Investment driving Amazon destruction and fueling climate change
The move comes two weeks after the Greenpeace released its report, “Slaughtering the Amazon” (1). The report revealed how the financial backing of the Brazilian cattle industry by the IFC and President Lula’s government via its national development bank (BNDES) has led the industry to become the largest single source of deforestation in the world and a major source of global greenhouse gas emissions. The report also shows how cattle products from ranches involved in illegal deforestation in the Amazon rainforest –as well as in the invasion of indigenous lands and slavery–contaminates the whole supply chains of top brands such as Adidas, Reebok, Timberland, Geox, Clarks, Nike, Carrefour, Gucci, IKEA, Kraft, and Wal-Mart.
By helping Bertin to expand into the Amazon, the IFC has been driving further destruction of the rainforest for products that often make their way into global meat or leather products while undermining Brazil’s commitments to reducing deforestation. For a bank that portrays itself as the “knowledge bank”, this was a very ill conceived and thoroughly destructive use of international resources. The last $30 million dollar hand-out from the IFC will no longer be given to Bertin and it is anticipated that the IFC will ask Bertin to return early the $60 million dollars it has already invested in the company. The World Bank Group is set to lend another $1.3 billion dollars to Brazil for “environmental protection.”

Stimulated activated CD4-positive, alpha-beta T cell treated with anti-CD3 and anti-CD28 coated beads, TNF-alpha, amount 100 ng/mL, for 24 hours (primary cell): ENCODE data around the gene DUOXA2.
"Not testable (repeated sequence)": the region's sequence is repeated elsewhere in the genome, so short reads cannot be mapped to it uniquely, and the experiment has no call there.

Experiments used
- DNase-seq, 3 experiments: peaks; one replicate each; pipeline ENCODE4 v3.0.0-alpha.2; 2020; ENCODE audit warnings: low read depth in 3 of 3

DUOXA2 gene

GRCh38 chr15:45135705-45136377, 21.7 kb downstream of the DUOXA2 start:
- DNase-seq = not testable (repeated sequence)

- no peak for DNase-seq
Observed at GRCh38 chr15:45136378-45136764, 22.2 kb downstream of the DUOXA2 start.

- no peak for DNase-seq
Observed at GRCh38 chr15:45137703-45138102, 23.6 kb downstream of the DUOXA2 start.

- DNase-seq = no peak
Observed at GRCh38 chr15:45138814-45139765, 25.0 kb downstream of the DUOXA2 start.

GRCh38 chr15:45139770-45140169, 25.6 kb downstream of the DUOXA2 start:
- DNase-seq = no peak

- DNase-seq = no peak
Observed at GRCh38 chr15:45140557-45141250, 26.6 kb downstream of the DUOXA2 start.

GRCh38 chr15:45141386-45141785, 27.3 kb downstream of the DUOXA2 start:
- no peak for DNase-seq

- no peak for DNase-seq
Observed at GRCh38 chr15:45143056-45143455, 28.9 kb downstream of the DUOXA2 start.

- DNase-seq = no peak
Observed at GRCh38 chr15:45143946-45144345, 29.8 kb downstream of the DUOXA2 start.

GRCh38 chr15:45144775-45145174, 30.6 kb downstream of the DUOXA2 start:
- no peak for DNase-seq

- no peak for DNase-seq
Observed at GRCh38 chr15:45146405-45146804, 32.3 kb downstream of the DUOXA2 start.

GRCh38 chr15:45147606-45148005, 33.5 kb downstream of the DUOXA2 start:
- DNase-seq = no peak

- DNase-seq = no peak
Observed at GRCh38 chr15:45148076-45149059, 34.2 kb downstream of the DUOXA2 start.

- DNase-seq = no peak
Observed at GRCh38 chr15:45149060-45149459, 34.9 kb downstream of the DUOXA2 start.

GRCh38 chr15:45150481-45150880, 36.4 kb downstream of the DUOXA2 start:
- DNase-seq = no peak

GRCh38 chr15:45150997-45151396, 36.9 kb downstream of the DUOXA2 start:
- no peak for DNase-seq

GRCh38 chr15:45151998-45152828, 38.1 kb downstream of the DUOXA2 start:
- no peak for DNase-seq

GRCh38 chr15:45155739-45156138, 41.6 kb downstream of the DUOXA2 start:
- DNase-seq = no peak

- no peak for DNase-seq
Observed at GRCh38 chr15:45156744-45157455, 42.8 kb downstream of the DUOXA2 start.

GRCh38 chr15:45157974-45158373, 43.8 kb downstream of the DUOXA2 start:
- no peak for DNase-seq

Forest destruction accounts for almost 20 percent of global warming causing emissions, which is more climate pollution than all the world’s cars, trucks, trains, planes, and ships combined. Brazil ranks as the world’s fourth biggest climate polluter, largely because of Amazon destruction.
Greenpeace is calling for Zero Deforestation and global solutions to deforestation as a way of reducing forest related emissions that are making global warming worse. The Greenpeace Forests for Climate proposal for a hybrid market-linked fund would provide the financing needed to help protect the world’s remaining tropical forests, like the Amazon, by reducing emissions from deforestation and forest degradation in developing countries. (2)